by Freddie Allen
NNPA Senior Washington Correspondent
WASHINGTON (NNPA) – AIDS activists fighting to end the epidemic in the Black community can take cues from the protests over police violence and the killing of unarmed Black men, says DeRay Mckesson, a prominent leader associated with the Black Lives Matter movement.
Mckesson, who is also a planning team member of “We The Protesters,” talked to a group of journalists who specialize in social media during the 2015 United States Conference on AIDS, shortly after delivering remarks during a plenary on the Black Lives Matter movement.
The Wisconsin native was one of the activists who garnered a huge social media following for his first-hand reporting from the protests in Ferguson, Mo., over the August 2014 shooting death of Michael Brown, an unarmed Black teenager, by former police officer Darren Wilson.
A conversation about the HIV/ AIDS epidemic can be an extension of the dialogue on Black identity that evolved as an “unintentional good consequence” of the protests over policing in the Black community, explained Mckesson, and activists should use social media as a tool to spark those conversations.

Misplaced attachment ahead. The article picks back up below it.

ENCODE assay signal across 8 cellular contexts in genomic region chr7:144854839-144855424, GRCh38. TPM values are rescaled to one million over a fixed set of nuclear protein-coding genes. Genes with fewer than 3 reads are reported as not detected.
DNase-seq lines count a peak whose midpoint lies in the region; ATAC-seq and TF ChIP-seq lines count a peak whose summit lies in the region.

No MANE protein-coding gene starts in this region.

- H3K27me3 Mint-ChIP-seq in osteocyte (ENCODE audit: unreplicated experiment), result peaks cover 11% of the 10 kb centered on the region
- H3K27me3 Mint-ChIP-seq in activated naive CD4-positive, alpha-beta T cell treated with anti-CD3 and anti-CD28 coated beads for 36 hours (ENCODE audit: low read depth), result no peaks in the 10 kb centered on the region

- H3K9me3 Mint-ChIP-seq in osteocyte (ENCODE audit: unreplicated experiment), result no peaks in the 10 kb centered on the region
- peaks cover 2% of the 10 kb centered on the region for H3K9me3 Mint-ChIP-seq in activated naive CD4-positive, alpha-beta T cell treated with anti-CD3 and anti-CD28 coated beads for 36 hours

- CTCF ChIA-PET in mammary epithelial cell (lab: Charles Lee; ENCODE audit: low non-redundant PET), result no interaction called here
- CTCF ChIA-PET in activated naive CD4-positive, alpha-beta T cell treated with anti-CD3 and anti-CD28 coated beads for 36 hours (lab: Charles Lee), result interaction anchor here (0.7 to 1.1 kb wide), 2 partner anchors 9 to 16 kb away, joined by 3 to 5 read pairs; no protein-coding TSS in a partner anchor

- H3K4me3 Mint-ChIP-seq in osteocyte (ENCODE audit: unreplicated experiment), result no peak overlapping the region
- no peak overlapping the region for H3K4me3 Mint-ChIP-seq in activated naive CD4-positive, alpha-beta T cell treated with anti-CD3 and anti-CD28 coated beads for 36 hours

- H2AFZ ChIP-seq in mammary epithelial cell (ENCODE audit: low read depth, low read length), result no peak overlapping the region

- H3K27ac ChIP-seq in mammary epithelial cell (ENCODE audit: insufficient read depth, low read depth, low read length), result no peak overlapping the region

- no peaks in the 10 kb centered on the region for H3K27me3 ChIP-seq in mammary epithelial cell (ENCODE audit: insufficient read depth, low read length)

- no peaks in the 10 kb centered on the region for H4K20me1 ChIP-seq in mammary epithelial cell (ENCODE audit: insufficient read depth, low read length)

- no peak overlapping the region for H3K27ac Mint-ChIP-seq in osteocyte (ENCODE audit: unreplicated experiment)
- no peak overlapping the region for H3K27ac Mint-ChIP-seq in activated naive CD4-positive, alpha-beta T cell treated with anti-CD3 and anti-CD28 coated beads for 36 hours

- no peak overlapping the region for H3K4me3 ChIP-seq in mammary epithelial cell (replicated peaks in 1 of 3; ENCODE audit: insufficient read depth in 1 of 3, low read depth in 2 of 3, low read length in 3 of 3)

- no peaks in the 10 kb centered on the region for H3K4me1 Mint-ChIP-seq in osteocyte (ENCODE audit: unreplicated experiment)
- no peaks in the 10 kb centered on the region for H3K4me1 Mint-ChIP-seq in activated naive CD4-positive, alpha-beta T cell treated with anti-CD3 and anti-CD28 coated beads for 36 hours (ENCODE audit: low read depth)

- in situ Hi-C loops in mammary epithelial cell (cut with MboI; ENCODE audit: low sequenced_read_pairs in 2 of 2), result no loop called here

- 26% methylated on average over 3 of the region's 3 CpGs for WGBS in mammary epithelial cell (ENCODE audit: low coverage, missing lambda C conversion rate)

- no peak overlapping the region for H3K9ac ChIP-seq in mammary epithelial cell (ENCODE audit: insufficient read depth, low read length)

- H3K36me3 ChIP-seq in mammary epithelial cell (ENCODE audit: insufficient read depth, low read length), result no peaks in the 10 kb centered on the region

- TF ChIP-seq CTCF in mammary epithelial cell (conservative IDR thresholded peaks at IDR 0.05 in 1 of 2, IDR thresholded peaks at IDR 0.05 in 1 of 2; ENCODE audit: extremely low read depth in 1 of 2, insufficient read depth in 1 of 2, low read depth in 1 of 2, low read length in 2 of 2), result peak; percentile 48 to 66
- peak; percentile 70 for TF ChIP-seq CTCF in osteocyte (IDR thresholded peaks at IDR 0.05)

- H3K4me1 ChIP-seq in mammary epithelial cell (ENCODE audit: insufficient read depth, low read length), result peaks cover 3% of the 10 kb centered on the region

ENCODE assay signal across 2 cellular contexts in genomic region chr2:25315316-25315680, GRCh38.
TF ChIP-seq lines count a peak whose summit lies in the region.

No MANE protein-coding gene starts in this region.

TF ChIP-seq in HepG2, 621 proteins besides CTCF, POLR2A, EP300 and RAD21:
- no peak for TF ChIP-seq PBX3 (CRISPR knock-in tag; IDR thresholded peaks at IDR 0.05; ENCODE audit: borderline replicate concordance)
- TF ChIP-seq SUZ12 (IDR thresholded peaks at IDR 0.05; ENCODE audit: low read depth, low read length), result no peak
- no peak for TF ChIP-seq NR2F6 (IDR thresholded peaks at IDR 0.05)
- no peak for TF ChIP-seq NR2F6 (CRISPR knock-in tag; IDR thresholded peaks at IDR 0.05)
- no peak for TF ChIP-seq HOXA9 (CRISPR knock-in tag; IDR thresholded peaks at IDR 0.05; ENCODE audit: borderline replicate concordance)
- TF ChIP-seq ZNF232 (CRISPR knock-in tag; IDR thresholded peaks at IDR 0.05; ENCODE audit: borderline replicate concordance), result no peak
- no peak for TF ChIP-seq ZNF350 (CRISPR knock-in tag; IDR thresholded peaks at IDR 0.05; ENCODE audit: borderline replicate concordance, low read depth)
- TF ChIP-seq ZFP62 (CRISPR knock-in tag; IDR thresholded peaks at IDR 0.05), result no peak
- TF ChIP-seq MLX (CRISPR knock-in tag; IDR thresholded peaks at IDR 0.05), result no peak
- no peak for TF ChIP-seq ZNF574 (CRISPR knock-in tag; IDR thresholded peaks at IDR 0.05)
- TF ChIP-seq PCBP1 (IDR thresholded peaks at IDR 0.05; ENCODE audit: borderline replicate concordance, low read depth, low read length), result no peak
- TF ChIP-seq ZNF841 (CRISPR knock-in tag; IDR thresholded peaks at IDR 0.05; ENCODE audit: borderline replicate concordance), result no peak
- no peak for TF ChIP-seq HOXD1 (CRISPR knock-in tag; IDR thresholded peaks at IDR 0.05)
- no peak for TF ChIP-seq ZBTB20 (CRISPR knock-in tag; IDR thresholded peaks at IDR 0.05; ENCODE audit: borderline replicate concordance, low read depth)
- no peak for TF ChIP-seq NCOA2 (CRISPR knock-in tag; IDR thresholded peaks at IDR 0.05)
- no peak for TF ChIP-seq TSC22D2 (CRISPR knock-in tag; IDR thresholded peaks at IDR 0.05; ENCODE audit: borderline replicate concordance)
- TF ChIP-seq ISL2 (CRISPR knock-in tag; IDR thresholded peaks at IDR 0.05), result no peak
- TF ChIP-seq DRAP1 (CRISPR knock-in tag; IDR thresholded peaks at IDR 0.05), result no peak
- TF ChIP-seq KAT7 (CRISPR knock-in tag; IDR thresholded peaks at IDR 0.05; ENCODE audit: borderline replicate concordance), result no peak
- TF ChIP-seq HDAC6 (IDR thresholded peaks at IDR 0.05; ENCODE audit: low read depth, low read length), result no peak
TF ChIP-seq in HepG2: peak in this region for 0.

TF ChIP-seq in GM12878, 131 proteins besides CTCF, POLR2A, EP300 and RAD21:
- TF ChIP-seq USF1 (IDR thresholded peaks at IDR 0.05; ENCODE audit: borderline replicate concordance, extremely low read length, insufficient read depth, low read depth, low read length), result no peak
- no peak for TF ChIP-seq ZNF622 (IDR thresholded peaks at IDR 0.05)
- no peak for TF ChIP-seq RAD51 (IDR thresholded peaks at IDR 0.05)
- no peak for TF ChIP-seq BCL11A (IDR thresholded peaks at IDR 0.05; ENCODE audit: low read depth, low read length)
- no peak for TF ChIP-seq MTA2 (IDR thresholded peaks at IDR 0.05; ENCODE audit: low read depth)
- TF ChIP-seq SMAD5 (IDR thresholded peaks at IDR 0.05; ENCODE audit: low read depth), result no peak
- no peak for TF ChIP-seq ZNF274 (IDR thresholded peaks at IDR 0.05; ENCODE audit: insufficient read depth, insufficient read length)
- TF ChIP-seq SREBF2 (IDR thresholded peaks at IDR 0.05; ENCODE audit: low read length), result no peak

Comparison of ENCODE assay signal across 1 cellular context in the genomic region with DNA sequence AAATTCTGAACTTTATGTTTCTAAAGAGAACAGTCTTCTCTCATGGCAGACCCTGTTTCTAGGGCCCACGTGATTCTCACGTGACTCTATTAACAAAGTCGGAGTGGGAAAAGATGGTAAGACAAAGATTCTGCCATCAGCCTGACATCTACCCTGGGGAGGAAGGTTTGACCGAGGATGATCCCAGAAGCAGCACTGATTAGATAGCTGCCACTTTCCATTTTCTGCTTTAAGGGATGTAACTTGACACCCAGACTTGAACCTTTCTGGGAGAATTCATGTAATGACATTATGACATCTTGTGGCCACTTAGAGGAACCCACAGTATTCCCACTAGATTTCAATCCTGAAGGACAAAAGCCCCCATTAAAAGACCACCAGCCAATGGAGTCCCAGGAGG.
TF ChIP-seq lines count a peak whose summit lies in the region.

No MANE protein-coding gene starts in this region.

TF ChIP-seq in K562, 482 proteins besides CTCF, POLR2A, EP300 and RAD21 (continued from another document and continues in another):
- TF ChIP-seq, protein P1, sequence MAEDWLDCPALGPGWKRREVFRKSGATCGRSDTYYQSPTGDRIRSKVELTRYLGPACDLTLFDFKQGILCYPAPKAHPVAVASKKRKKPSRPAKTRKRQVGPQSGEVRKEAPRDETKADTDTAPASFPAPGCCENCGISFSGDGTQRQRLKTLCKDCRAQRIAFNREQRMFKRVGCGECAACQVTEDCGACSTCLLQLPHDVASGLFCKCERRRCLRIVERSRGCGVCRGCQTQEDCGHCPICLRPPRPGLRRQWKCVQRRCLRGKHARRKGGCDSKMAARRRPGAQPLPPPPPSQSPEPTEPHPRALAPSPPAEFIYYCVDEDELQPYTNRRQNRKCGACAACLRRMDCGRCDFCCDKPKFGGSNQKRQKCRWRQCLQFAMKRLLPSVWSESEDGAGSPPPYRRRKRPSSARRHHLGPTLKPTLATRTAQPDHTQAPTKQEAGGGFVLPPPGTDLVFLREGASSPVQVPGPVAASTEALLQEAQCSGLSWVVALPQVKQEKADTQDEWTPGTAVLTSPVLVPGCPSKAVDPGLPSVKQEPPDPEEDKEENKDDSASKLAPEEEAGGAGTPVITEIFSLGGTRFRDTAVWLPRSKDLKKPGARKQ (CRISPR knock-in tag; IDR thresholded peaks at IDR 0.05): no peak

“There’s this interesting space in social media that allows us to build community differently,” said Mckesson. “It wasn’t until there was this unrest in Ferguson that people started talking” over social media about police violence in their own communities.
Mckesson said that one of the ways that activists can combat stigma is by normalizing the fact that people have a range of experiences. They should also look for platforms to share their own stories.